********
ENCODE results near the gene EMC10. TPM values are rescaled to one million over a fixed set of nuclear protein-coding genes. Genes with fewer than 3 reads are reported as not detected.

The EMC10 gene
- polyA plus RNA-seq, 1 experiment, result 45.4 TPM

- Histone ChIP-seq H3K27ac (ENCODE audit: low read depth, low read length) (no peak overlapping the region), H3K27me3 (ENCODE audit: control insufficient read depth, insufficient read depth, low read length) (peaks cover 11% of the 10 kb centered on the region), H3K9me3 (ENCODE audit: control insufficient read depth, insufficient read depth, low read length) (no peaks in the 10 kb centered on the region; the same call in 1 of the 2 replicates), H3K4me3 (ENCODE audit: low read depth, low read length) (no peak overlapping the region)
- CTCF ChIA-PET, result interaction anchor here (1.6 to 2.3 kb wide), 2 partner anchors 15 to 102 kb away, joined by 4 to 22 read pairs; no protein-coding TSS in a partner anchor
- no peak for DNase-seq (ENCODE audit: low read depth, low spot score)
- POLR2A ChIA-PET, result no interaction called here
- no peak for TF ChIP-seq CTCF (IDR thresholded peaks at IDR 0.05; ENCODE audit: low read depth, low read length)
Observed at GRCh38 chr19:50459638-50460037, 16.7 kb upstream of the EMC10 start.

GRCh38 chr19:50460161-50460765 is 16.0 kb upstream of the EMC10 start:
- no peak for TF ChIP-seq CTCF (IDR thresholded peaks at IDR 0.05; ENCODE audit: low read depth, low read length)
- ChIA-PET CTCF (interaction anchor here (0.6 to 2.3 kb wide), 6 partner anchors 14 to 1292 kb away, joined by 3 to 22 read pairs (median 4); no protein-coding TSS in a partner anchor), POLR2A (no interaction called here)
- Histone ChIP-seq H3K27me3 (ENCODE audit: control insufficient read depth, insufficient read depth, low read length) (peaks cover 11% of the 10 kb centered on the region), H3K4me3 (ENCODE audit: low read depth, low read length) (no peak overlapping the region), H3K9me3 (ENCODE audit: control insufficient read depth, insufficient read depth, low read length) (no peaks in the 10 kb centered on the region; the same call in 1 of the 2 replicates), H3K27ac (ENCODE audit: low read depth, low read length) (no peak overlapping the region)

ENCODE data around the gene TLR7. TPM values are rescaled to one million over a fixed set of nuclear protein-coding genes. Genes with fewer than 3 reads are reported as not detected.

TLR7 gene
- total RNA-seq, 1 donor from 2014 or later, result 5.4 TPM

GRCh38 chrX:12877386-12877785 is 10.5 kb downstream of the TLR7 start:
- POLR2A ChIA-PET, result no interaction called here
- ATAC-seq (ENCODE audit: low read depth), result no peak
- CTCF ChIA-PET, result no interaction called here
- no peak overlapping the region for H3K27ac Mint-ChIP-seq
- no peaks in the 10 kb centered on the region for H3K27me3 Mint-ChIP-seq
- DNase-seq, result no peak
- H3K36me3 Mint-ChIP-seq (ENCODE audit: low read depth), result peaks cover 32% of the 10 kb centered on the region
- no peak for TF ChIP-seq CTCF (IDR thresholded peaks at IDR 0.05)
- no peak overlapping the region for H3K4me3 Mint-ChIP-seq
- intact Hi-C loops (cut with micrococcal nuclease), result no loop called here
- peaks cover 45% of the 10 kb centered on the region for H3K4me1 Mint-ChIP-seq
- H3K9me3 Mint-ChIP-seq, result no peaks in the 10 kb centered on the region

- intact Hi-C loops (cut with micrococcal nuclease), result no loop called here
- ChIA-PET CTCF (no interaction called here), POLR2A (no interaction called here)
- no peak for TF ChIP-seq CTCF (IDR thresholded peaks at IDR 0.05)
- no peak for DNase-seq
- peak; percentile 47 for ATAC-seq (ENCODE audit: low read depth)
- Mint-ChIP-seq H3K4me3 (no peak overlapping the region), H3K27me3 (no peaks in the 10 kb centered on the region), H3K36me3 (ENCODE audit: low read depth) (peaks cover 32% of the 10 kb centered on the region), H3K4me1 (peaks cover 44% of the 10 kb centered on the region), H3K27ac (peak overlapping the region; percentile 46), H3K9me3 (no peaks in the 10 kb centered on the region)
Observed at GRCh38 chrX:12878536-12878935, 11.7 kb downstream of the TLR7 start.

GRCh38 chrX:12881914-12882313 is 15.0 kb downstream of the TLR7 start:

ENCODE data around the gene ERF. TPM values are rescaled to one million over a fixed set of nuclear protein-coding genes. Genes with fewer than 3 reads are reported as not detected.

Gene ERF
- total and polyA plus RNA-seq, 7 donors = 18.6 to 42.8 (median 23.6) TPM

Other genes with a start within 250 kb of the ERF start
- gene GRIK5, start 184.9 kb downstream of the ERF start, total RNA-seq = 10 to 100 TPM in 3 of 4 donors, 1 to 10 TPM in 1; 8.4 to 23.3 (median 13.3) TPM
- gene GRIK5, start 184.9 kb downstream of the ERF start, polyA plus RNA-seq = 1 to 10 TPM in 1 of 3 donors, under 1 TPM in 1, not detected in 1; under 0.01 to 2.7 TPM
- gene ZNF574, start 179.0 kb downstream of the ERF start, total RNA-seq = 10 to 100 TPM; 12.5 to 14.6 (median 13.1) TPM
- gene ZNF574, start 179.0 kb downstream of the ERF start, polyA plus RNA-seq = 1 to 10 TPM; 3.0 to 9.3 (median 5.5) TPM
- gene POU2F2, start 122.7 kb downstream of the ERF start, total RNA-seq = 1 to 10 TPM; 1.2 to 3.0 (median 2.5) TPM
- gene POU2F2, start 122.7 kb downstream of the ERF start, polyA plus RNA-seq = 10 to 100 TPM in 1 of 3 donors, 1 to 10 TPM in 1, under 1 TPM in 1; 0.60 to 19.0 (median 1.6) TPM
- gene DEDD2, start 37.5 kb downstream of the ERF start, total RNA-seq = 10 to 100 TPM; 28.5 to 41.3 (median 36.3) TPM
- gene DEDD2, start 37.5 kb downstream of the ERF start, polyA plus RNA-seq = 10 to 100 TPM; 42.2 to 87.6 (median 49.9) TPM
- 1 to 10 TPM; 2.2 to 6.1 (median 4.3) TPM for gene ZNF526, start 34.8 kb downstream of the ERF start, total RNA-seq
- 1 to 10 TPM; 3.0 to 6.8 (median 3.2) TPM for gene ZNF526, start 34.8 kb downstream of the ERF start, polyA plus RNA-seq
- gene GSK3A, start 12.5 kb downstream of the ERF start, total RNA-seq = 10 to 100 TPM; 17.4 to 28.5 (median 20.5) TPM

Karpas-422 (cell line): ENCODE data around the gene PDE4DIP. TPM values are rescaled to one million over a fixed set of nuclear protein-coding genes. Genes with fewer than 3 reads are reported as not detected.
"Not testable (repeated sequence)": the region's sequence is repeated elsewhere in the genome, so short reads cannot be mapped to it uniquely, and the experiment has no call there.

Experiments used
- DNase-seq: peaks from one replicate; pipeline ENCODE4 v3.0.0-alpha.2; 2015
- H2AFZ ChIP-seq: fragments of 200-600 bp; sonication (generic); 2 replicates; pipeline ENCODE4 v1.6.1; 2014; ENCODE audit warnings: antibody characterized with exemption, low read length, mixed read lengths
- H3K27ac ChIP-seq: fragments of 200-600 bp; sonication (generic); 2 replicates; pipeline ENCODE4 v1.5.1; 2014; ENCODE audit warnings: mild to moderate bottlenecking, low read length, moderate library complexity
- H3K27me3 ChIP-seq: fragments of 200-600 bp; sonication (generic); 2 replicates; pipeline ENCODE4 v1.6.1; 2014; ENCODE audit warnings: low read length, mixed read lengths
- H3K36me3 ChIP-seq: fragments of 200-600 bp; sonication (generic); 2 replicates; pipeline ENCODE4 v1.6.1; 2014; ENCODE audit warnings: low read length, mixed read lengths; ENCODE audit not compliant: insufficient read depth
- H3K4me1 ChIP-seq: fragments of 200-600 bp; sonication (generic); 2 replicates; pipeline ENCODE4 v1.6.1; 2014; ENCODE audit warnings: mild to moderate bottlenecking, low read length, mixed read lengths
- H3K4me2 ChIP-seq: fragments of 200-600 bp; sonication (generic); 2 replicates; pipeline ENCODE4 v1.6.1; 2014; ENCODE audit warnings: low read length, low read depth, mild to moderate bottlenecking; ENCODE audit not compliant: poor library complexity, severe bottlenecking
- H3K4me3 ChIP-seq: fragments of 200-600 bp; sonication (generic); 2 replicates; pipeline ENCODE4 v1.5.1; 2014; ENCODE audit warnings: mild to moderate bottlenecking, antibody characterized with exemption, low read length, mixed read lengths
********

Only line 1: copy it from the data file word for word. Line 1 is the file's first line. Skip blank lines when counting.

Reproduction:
ENCODE results near the gene EMC10. TPM values are rescaled to one million over a fixed set of nuclear protein-coding genes. Genes with fewer than 3 reads are reported as not detected.